Resisting following Kivy into the depths of the Oxford English Dictionary in the search for meaning, Cross started off by stating what sciences are (not monolithic, but co-equal; commensurable) and should be (lawful; accurate; generalisable and predictive) before acknowledging that they cannot tell us anything much about musical meaning as far as its referential/aesthetic category is concerned. However, if music is situated in broader, trans-cultural and trans-historical understandings, the sciences may well be in the position to contribute to our understanding of musical meaning with regards to several aspects of music operating on social, behavioural, perceptual/expressive, and neuroscientific levels. With this move, Cross also freed music from the Western concert hall (where Kivy had left it behind) and put it in a wider anthropological context: music is at root a communicative medium, it is interactive, participatory and has a profound social efficacy. Drawing on Tomasello’s concept of ‘shared intentionality’, he continually stressed music’s communicative function, especially when it comes to pragmatics. For Cross, music and language are homologous, both being manifestations of an underlying human communicative capacity, culturally diverse but grounded in common propensities. Cross delivered a cohesive and convincing paper, although large parts of the audience may have hoped that the Director of the Centre for Music and Science at Cambridge would have focused more on the ‘hard’ sciences instead of presenting an ethnomusicological discourse.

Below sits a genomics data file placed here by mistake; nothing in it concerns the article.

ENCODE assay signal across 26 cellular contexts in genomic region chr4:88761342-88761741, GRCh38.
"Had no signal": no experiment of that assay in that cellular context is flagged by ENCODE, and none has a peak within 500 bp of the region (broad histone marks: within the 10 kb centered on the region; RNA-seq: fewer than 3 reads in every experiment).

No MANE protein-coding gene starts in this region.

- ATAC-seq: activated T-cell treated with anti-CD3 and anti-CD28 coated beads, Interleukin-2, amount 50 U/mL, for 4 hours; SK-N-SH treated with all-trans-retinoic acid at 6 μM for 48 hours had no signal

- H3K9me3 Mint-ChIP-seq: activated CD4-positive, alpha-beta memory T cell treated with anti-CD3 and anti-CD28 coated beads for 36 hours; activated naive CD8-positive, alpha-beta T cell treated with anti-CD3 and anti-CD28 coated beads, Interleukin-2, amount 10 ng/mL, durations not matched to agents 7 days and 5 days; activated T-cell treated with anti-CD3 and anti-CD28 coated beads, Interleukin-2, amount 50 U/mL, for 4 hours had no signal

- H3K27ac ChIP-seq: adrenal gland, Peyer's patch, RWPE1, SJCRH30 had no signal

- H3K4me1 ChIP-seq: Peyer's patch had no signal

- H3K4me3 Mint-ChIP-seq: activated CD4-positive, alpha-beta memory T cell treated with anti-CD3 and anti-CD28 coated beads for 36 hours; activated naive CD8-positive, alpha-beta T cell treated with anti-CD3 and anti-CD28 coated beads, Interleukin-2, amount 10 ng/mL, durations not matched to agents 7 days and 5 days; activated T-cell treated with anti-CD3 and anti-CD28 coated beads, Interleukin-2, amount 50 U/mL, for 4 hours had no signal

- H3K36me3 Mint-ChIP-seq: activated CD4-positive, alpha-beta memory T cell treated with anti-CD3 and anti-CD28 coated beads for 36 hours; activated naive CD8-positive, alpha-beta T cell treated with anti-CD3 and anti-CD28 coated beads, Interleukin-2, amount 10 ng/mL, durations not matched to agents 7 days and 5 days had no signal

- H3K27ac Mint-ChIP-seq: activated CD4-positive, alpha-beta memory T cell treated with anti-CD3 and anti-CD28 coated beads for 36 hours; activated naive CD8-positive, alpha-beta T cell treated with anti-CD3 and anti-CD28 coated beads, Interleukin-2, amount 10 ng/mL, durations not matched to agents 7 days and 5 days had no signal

Paddison began by exploring ‘science’ in terms of its propositional nature, as knowledge requiring the collection of ‘facts’ that can be categorized under general laws in order to validate ‘truths’. From the outset, Paddison made clear that the type of knowledge and understanding required of science are irreconcilable with Art whether as concept, activity, or experience. With this, Paddison was the first speaker to touch on the contingency of ‘meaning’ and ‘science’ as concepts, though all three speakers failed to specify what the vague ‘musical’ might mean. As he explored the ‘contentious’ issue of musical meaning, Paddison explained the inevitable role ideology plays in both the scientific method and its mediation of the ultimate universal, nature, on the one hand, and the non-cumulative methods of Art criticism, on the other. He did acknowledge that there are approaches in musicology that aspire to the status of the natural sciences, but throughout his lecture focused on the differences between modes of enquiry in the sciences and those in the humanities. Paddison relied on the Adornian conception of musical material; by consistently redefining itself Art resists analysis; its ambiguity resists the analyst’s betrayal. Paddison suggested that the appeal to universals particular to a scientific approach cannot account for Art’s aberrant ontological status. This status, however, is a challenge, and one that can only be ‘answered’ by the modes of enquiry based on the collection of knowledge particular to the humanities.
Both Paddison and Kivy, for different reasons, suggested that science cannot contribute positively to an exploration of musical meaning, while Cross did an admirable job of exploring some ways the relationship between the two might yield various results. Although disciplinary borders and problems between divergent and convergent modes of understanding might pose significant barriers in advancing this matter, overall one is tempted to suggest that ‘what science can tell us about musical meaning’ is simply an underexplored and problematic topic.
Even a lively post-symposium discussion over dinner with all three speakers and a handful of (still) eagerly inquisitive attendees could not provide a satisfying answer, which is why we look forward to the next RMA Music and Philosophy Study Group event and further stimulating debates.
Mats Küssner and Michael Migliore, Department of Music, King’s College London